- England Guide
- Attractions In England
- Cumbria and The Lake District
- England Economy
- England vs UK
- English Countryside
- English Cuisine
- English Idioms
- English Islands
- English Pubs
- English Slang
- English TV Shows
- English vs. American
- Haunted Places in England
- Hiking in England
- History of England
- Regions of England
- Religion in England
- Sport in England
- The Beatles
- The English Romantic Poets
- Theme Parks in England
- The Olympic Games 2012
- The Ruined Abbeys of England
- Touring Shakespeare
- Train Travel in England
- UNESCO World Heritage Sites
- Weather in England
- What NOT to Do In England
- Top in England
English people are well known for their use of slang and the wide number of different accents that can be found across the country. The way that people talk can vary greatly within a relatively small area. Take for example the major cities of Liverpool, Manchester, and Chester. Each is within easy reach of the other, yet the accent of locals of each place is considerably different. The slang words used are also different.
Slang Culture in England
Most visitors should be able to understand the core of the English being spoken. There are some slang words that are used across the whole country; what makes this slang special is that you will probably not hear it in other English speaking countries, such as the USA, Canada, Australia, New Zealand, and South Africa – each will have their own national slang. Some slang words and phrases are used in particular regions of England, whilst others are very localised, meaning that they are only really used in particular towns, cities, or neighbourhoods. Of course, the use of social media is informing many people how others speak, which is leading to greater understanding and an increase in the use of certain words and phrases.
Cockney Rhyming Slang
One of the most well known types of slang in England is the fun, and sometimes challenging, Cockney Rhyming Slang. Used in London areas, it evolved as a way for shady characters to be able to communicate without the police or other people being able to understand them. It was based on two connecting words, where the second word rhymed with the word being replaced. Only the first word was then spoken. A large part of being able to understand Cockney Rhyming slang came from context.
Take for example whistle and flute. Flute rhymes with suit. So a whistle is a suit. “I’ve got to take my whistle to the cleaners.” Another example is bread and honey. Honey rhymes with money. So bread means money. “When I give the nod, grab the bread and run.” One further example is boat race. Race rhymes with face. So boat is face. “Her boat ain’t half bad.”
Cockney rhyming slang is mainly spoken today for novelty value.
There are also some top slang words and phrases to be aware of when visiting England.
Asking someone if they are all right is used as a greeting; it is used instead of saying hello. It should not be confused with asking someone how are you?, as all right generally does not need an answer. It can be used with friends or with strangers. The standard answer would be to say the same back – all right. It used to be more common in the south, but its use has spread. You will also see hiya a lot.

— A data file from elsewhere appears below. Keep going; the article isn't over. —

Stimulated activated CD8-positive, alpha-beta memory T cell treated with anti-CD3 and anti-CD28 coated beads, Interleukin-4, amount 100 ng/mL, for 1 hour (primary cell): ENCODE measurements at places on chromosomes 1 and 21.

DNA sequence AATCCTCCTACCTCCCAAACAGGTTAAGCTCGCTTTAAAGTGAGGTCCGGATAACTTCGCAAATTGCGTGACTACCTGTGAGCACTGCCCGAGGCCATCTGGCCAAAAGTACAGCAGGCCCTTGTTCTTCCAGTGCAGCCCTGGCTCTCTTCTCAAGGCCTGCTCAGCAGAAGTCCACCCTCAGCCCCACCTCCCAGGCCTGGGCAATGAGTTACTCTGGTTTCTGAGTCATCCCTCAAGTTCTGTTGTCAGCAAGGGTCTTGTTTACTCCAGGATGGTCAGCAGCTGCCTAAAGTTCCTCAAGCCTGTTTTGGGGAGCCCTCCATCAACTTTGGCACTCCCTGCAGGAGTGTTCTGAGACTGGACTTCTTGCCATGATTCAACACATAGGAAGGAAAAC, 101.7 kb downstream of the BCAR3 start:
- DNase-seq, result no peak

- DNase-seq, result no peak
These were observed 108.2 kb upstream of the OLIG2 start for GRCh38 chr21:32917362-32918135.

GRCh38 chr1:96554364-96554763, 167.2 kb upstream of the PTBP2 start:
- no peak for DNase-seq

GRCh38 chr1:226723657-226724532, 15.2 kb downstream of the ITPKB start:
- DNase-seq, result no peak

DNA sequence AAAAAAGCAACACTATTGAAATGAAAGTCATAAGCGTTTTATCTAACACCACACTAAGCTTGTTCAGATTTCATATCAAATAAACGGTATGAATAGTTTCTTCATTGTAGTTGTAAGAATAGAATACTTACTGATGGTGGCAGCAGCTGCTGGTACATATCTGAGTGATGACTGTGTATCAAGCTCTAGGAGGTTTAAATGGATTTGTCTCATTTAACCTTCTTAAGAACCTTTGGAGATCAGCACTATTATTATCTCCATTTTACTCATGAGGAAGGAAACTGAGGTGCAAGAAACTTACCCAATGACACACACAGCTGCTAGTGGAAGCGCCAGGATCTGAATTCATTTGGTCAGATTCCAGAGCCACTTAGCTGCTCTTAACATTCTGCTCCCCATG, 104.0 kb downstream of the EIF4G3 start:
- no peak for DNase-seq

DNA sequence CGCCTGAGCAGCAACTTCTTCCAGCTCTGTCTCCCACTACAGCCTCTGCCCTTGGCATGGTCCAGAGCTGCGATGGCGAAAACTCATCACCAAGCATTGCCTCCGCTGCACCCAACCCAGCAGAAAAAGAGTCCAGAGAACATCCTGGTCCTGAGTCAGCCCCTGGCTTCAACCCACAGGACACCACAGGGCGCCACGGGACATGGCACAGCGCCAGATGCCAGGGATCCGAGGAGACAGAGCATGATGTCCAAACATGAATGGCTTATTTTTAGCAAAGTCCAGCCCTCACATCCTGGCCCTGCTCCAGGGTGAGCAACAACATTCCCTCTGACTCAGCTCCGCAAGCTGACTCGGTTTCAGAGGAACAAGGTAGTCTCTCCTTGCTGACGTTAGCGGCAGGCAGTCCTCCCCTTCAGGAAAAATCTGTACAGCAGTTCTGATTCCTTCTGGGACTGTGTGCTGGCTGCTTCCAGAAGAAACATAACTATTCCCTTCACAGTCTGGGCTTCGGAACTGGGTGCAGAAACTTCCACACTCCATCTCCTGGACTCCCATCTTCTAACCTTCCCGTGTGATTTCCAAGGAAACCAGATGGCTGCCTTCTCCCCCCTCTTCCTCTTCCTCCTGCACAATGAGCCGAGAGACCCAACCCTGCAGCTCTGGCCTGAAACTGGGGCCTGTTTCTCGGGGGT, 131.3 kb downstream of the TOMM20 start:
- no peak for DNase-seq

Mint / Ace / Boss / Top / Brill
There are numerous ways in English slang to say that something is great / good / excellent / fantastic.
Blimey / Crikey / Crumbs / Blast / Gosh / Golly / Cor
These are all ways of exclaiming surprise. The surprise can be good or bad. For example, “Crikey! That scared me! Don’t do it again!”, or “Blimey, I never expected to win the National Lottery!”
Ta-ra / Tata / Cheerio / Bye Bye
These are all ways of saying goodbye to somebody and bidding them farewell for the time being. Of course, you will also hear phrases such as see you later, in a while, and catch you later. You may also hear the quaint toodlepips!
Cheers / Ta
These are both ways of saying thank you. Ta is perhaps more of a northern saying, whereas cheers seems to be used all over the country.
Duck / Love / Dear / Honey / Hon / Sweetie / My Love
There are many terms of endearment and affection in the English language. Most have a stong regional use. For example, duck is more common in the north east. They are used more and more with strangers in a service setting. A cashier may say, yes dear? A waiter or waitress may ask what can I get for you my love? These words are usually used from men towards women, or from females towards both males and females. It is unlikely that you would hear these words used between two men. When people use them they are being friendly, and do not mean to sound over-familiar.
Something pleasant or attractive. It used to be used to refer to a person that the speaker thought was good looking – for example, that girl’s well fit – but it is now used to refer to anything that a person likes. It can be used to talk about food that is delicious, a great looking car, a stylish outfit … and more!
This means tired or worn out. Someone who is knackered is really tired. If a car is knackered it is worn old, probably old, and possibly ready to break down. It can be used in many different situations and to talk about a great many things.
A slang term for a UK pound. Ten pounds is often referred to as a tenner, and five pounds is a fiver.
You will come across many more slang words and phrases when visiting England. You will also hear lots of idioms – English people love to use idioms and talk in riddles! You can usually understand a meaning though based on the context.